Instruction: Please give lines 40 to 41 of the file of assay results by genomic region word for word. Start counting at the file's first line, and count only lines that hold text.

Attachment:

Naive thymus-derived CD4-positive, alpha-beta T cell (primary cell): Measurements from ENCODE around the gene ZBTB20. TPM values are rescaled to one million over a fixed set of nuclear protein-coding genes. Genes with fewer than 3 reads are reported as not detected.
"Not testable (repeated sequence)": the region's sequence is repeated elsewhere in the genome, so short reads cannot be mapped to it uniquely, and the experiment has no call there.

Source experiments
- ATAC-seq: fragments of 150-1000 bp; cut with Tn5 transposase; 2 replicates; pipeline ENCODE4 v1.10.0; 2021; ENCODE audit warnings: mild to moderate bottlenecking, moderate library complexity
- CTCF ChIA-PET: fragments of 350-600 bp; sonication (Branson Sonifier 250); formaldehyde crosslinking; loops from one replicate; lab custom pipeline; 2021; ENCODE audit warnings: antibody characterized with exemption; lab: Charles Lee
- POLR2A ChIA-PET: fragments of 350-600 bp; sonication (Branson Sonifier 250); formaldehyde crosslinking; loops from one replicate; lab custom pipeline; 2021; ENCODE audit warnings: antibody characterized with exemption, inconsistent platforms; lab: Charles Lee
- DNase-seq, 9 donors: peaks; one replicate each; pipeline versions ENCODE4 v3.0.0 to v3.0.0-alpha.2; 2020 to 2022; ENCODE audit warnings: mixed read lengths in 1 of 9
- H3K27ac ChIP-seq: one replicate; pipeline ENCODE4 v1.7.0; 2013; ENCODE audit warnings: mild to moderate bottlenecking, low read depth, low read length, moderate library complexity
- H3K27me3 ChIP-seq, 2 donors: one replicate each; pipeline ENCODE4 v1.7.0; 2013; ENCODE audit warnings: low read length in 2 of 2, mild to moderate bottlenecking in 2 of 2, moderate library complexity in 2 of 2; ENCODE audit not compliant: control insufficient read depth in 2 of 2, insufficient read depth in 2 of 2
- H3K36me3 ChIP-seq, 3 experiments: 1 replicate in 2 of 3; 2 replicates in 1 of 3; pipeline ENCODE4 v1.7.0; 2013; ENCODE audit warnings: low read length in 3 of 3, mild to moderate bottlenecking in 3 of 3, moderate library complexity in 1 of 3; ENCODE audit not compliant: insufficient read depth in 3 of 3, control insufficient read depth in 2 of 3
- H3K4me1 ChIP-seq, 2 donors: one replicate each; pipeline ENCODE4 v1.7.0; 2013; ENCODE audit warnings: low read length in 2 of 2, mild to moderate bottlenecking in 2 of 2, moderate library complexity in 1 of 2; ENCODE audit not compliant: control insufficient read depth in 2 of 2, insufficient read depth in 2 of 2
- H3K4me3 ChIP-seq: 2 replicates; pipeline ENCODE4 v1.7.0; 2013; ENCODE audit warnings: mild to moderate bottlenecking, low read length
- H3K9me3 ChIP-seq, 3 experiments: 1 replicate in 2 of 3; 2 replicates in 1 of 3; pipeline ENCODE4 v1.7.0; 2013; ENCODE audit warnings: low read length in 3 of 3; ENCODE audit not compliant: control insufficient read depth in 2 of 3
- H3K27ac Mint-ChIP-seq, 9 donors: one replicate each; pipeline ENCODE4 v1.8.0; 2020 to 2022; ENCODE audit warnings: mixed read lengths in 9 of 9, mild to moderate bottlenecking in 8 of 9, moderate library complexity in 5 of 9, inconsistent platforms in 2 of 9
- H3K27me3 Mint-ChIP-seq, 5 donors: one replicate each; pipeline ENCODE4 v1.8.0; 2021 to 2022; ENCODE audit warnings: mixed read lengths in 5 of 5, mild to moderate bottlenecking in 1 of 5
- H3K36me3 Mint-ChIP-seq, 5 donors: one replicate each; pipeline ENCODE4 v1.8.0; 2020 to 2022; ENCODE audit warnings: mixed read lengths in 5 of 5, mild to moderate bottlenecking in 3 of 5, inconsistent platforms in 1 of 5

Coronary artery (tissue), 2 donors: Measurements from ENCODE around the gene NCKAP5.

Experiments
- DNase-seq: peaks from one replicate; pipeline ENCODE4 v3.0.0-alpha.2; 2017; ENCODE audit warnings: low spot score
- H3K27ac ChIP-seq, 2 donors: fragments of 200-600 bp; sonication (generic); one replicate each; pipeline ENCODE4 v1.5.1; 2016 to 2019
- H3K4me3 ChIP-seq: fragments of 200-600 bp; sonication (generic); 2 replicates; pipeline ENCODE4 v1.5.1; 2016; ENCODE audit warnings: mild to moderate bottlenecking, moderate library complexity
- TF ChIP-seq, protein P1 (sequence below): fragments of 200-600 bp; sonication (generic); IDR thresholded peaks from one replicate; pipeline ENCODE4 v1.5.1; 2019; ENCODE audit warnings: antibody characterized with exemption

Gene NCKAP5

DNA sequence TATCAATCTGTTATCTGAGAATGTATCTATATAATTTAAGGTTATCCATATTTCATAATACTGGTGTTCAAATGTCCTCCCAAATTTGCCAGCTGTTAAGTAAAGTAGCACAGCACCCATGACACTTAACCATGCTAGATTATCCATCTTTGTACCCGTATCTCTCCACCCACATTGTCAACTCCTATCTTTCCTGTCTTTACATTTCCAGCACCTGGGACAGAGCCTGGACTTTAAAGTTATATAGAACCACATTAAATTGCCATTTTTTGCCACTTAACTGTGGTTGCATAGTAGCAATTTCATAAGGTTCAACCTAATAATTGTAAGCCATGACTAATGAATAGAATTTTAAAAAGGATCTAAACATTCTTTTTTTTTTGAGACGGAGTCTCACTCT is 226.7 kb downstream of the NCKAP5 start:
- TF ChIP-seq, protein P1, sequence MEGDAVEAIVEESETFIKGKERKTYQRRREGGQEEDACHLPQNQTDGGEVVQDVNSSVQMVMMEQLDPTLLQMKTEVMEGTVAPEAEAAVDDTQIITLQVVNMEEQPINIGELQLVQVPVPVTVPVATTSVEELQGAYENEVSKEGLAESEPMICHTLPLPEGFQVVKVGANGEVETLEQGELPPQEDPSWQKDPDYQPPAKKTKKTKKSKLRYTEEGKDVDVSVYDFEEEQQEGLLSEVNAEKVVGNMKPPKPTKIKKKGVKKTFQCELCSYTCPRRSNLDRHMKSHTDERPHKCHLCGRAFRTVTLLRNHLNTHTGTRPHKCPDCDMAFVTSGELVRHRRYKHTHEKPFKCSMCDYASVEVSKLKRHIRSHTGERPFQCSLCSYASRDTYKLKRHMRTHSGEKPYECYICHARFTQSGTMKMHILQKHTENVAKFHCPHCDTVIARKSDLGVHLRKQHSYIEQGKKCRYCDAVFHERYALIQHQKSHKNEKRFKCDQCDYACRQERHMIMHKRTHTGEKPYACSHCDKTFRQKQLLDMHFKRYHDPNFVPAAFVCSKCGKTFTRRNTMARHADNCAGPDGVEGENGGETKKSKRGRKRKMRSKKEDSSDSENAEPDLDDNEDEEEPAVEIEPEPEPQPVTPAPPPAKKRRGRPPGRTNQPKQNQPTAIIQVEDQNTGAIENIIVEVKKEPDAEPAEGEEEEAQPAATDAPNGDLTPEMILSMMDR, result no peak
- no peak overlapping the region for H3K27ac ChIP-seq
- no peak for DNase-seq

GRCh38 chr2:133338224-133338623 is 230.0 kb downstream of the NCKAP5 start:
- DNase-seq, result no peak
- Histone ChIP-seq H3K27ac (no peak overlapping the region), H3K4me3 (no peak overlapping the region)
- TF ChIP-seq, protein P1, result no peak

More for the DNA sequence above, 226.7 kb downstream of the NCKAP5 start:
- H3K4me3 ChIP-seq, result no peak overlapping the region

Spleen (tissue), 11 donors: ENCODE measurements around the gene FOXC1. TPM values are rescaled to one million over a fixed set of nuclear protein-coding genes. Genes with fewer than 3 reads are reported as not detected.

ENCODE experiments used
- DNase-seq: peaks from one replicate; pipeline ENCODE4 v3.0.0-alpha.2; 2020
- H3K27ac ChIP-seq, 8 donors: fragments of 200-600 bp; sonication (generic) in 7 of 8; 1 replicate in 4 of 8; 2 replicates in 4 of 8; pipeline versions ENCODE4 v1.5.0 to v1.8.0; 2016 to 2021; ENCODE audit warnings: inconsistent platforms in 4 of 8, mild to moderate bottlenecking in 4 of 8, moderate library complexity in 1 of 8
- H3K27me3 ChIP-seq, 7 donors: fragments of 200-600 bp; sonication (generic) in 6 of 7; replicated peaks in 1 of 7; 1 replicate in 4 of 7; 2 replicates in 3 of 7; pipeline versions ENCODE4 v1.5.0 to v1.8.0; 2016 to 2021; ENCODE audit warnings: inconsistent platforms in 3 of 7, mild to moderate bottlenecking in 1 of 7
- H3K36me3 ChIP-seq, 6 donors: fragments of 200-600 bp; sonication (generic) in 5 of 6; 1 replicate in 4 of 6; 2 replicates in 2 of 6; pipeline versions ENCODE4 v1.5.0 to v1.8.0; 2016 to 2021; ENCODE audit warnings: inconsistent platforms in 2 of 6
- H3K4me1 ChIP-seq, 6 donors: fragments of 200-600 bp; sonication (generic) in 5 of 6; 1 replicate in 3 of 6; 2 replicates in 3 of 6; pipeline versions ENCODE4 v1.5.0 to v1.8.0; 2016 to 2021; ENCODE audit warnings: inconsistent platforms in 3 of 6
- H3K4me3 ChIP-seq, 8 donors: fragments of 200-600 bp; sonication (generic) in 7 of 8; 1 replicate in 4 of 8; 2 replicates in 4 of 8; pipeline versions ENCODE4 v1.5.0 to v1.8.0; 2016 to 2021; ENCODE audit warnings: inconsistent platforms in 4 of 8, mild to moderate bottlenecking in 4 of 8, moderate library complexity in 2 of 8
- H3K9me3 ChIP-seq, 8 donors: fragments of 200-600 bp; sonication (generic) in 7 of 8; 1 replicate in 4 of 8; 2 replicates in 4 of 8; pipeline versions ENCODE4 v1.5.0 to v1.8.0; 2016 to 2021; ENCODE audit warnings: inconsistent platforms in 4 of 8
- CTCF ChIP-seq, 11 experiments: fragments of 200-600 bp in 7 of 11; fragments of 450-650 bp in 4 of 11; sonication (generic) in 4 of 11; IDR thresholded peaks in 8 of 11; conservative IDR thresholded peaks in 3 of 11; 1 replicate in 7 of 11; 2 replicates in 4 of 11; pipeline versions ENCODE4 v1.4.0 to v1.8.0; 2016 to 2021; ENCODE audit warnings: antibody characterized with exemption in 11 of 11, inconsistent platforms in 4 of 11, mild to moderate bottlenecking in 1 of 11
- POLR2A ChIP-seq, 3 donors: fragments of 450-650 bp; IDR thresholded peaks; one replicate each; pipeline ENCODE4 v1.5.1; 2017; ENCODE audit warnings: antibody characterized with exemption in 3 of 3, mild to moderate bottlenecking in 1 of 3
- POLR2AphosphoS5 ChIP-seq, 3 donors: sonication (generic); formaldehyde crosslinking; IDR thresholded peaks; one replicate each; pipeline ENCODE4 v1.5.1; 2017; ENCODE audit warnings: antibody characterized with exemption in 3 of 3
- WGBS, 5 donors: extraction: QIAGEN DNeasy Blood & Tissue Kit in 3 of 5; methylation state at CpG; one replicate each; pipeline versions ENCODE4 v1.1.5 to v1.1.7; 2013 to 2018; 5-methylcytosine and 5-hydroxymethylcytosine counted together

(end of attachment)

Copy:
- H3K4me1 ChIP-seq, 6 donors: fragments of 200-600 bp; sonication (generic) in 5 of 6; 1 replicate in 3 of 6; 2 replicates in 3 of 6; pipeline versions ENCODE4 v1.5.0 to v1.8.0; 2016 to 2021; ENCODE audit warnings: inconsistent platforms in 3 of 6
- H3K4me3 ChIP-seq, 8 donors: fragments of 200-600 bp; sonication (generic) in 7 of 8; 1 replicate in 4 of 8; 2 replicates in 4 of 8; pipeline versions ENCODE4 v1.5.0 to v1.8.0; 2016 to 2021; ENCODE audit warnings: inconsistent platforms in 4 of 8, mild to moderate bottlenecking in 4 of 8, moderate library complexity in 2 of 8